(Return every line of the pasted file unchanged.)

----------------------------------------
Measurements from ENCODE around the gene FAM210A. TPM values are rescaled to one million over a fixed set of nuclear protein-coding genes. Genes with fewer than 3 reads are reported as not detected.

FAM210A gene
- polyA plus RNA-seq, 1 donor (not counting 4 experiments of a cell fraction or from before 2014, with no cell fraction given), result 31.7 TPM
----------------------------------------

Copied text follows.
Measurements from ENCODE around the gene FAM210A. TPM values are rescaled to one million over a fixed set of nuclear protein-coding genes. Genes with fewer than 3 reads are reported as not detected.

FAM210A gene
- polyA plus RNA-seq, 1 donor (not counting 4 experiments of a cell fraction or from before 2014, with no cell fraction given), result 31.7 TPM